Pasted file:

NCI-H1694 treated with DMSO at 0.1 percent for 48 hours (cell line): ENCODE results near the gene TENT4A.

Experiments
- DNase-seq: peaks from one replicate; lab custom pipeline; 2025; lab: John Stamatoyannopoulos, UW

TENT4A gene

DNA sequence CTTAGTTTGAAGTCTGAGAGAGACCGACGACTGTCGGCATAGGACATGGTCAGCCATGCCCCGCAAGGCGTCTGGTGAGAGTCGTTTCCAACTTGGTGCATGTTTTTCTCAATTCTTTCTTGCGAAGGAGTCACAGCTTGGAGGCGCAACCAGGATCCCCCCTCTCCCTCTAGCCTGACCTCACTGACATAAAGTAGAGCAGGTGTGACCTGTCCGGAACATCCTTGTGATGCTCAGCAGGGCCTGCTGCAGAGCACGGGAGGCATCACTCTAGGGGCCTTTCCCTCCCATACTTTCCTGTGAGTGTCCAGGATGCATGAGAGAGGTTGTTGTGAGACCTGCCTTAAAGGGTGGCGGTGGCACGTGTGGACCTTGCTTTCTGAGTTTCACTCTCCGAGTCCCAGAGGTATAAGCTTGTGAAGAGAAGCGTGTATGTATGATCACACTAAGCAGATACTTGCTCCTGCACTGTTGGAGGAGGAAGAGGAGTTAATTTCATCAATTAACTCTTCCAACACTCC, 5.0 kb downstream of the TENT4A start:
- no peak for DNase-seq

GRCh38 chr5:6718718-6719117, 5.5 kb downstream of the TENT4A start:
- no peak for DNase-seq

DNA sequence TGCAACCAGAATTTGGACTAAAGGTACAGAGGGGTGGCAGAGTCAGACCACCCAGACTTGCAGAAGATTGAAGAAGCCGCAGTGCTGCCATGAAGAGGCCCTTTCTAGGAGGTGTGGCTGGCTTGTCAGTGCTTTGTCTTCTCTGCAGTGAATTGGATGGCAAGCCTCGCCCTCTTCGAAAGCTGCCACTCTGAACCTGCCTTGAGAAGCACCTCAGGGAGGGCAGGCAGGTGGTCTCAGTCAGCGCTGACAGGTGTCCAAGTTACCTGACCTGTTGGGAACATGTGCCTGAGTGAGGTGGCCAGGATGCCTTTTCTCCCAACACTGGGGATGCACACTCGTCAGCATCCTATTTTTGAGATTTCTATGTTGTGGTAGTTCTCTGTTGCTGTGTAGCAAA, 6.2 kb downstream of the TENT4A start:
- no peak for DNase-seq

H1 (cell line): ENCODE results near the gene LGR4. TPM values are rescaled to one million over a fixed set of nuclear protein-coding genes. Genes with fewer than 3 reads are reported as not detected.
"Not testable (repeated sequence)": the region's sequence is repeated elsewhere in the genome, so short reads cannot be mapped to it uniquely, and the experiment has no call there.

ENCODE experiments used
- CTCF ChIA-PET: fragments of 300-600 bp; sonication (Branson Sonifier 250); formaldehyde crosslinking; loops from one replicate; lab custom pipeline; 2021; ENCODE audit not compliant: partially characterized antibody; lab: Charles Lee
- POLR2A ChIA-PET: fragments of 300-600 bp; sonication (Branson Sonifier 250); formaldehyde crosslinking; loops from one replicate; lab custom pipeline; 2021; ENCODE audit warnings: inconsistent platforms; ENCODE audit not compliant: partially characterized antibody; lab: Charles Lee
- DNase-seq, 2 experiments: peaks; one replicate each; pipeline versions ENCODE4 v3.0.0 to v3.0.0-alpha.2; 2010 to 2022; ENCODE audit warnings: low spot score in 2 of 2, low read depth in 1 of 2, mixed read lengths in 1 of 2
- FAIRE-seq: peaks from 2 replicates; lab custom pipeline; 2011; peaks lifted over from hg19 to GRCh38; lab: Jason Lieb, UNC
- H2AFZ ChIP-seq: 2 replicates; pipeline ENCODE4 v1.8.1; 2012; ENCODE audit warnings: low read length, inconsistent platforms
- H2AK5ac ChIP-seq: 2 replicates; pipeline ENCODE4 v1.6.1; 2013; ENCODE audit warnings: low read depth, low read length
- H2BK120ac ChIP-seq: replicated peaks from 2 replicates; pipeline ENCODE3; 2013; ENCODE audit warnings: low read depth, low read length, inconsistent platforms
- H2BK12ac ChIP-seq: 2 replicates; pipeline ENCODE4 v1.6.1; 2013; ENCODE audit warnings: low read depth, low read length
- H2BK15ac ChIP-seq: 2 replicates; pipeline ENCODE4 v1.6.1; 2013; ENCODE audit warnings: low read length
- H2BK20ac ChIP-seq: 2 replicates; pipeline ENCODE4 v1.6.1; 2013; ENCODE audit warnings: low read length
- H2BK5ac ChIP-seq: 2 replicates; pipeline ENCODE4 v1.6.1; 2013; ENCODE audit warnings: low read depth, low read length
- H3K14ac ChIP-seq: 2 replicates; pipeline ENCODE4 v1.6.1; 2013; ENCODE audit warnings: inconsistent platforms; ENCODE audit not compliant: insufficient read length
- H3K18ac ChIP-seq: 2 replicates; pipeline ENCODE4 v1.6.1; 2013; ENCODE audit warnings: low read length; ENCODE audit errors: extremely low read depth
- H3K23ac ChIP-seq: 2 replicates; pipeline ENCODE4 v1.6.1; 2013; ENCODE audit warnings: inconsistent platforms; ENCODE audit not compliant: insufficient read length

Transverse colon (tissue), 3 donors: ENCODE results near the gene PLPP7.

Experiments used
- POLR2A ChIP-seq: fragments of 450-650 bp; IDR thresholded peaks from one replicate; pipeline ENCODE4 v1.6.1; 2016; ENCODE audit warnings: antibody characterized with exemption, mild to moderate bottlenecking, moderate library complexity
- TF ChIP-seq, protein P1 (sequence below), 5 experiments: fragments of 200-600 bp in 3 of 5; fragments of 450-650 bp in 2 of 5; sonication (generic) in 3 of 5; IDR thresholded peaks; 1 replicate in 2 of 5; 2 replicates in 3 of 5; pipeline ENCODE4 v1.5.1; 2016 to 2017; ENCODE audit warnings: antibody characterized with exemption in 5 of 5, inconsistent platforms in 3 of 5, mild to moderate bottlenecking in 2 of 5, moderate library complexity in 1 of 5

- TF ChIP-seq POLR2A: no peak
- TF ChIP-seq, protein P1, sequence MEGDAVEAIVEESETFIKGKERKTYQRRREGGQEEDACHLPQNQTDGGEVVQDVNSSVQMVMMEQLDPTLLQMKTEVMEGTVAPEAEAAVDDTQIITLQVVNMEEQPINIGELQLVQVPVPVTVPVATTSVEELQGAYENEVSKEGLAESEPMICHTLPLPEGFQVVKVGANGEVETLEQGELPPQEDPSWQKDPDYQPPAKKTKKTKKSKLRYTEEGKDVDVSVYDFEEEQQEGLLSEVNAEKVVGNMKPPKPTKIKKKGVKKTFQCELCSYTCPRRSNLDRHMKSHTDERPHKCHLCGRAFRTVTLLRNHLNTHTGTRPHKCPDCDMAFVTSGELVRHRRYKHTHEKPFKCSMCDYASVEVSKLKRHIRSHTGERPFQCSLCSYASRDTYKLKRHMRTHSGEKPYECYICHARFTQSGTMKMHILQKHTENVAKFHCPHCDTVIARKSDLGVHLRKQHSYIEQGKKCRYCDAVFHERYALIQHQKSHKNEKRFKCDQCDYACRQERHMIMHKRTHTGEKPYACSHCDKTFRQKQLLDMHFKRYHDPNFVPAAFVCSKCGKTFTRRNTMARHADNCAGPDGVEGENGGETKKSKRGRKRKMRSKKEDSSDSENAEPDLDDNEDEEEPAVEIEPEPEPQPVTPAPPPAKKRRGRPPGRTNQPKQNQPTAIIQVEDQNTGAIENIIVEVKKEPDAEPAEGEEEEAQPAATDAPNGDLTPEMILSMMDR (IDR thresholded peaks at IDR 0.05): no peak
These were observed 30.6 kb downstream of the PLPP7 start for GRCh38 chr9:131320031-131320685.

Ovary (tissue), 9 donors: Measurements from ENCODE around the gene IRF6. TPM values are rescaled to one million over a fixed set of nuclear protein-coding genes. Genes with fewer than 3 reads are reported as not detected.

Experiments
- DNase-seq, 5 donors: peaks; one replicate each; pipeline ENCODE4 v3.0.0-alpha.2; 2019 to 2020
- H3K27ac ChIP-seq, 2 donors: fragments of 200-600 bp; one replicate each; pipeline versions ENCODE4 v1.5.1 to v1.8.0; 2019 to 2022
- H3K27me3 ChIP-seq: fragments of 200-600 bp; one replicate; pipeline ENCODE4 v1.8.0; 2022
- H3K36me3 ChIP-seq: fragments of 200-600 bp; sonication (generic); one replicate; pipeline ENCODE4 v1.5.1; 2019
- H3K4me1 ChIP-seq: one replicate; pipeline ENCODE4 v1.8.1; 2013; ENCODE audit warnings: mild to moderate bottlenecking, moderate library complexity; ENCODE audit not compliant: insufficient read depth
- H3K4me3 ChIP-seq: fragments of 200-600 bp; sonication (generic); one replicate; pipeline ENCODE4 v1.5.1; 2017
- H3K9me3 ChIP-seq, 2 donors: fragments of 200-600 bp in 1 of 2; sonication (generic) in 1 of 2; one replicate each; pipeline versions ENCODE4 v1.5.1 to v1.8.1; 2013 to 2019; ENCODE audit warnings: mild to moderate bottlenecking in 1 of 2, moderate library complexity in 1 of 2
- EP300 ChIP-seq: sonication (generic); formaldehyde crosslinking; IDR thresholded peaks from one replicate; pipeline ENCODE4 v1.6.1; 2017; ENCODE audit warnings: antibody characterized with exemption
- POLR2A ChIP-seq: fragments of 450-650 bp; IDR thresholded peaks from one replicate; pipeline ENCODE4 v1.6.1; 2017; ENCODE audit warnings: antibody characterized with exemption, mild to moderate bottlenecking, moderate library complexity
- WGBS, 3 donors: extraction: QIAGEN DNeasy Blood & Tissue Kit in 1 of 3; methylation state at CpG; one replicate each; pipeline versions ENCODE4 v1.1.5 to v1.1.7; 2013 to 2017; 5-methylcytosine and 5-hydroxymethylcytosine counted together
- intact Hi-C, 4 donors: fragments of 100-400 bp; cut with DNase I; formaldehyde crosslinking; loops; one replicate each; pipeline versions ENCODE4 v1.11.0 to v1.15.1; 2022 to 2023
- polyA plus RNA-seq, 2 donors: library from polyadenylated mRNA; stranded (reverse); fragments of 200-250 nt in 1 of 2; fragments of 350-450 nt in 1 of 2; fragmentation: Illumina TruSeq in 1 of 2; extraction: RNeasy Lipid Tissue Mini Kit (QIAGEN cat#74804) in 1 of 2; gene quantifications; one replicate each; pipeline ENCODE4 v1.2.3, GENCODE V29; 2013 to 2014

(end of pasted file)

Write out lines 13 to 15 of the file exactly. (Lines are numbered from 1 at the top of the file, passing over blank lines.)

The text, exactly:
ENCODE experiments used
- CTCF ChIA-PET: fragments of 300-600 bp; sonication (Branson Sonifier 250); formaldehyde crosslinking; loops from one replicate; lab custom pipeline; 2021; ENCODE audit not compliant: partially characterized antibody; lab: Charles Lee
- POLR2A ChIA-PET: fragments of 300-600 bp; sonication (Branson Sonifier 250); formaldehyde crosslinking; loops from one replicate; lab custom pipeline; 2021; ENCODE audit warnings: inconsistent platforms; ENCODE audit not compliant: partially characterized antibody; lab: Charles Lee